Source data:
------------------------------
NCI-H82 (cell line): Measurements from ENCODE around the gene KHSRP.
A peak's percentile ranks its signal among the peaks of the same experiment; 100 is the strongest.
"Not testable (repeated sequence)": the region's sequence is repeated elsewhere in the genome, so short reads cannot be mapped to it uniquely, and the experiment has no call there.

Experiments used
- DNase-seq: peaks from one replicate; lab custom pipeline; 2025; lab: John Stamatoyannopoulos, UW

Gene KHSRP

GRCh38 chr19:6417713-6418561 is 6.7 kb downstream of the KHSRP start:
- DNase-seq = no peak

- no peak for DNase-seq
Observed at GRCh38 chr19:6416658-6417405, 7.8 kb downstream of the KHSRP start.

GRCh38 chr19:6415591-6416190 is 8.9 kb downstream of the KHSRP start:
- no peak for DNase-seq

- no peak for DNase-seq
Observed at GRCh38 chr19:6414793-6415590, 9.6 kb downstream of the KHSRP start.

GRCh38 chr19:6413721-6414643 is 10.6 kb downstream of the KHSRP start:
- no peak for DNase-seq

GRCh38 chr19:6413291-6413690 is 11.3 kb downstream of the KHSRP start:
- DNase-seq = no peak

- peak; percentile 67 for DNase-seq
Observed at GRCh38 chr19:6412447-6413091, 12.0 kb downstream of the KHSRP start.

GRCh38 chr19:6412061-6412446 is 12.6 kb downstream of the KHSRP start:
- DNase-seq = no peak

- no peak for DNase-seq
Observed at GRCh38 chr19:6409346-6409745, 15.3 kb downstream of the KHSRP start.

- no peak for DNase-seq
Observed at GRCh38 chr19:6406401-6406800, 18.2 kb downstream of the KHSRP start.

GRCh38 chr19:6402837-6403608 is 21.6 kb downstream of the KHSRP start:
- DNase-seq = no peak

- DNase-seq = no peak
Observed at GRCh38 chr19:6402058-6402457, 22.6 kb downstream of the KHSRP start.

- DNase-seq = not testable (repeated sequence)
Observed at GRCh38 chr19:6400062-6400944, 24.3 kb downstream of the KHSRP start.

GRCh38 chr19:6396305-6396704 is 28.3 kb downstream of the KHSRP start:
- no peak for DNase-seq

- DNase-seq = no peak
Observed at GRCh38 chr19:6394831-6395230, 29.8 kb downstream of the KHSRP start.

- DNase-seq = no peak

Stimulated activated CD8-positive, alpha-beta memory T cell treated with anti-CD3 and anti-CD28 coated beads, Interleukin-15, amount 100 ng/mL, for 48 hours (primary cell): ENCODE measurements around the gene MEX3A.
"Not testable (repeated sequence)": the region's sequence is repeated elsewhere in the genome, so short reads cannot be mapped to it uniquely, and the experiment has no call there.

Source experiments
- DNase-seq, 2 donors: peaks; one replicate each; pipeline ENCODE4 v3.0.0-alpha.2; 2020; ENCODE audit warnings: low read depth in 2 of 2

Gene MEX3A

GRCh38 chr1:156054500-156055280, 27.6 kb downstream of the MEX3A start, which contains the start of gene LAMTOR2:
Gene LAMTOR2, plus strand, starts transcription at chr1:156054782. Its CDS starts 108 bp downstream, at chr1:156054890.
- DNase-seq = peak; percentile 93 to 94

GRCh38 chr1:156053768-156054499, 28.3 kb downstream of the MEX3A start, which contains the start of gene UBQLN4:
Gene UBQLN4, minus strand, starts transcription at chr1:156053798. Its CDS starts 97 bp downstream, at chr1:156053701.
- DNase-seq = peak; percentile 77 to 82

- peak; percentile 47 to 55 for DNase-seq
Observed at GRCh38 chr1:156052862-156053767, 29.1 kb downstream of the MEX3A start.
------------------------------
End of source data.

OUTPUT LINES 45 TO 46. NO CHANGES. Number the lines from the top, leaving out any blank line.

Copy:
- DNase-seq = peak; percentile 93 to 94

GRCh38 chr1:156053768-156054499, 28.3 kb downstream of the MEX3A start, which contains the start of gene UBQLN4: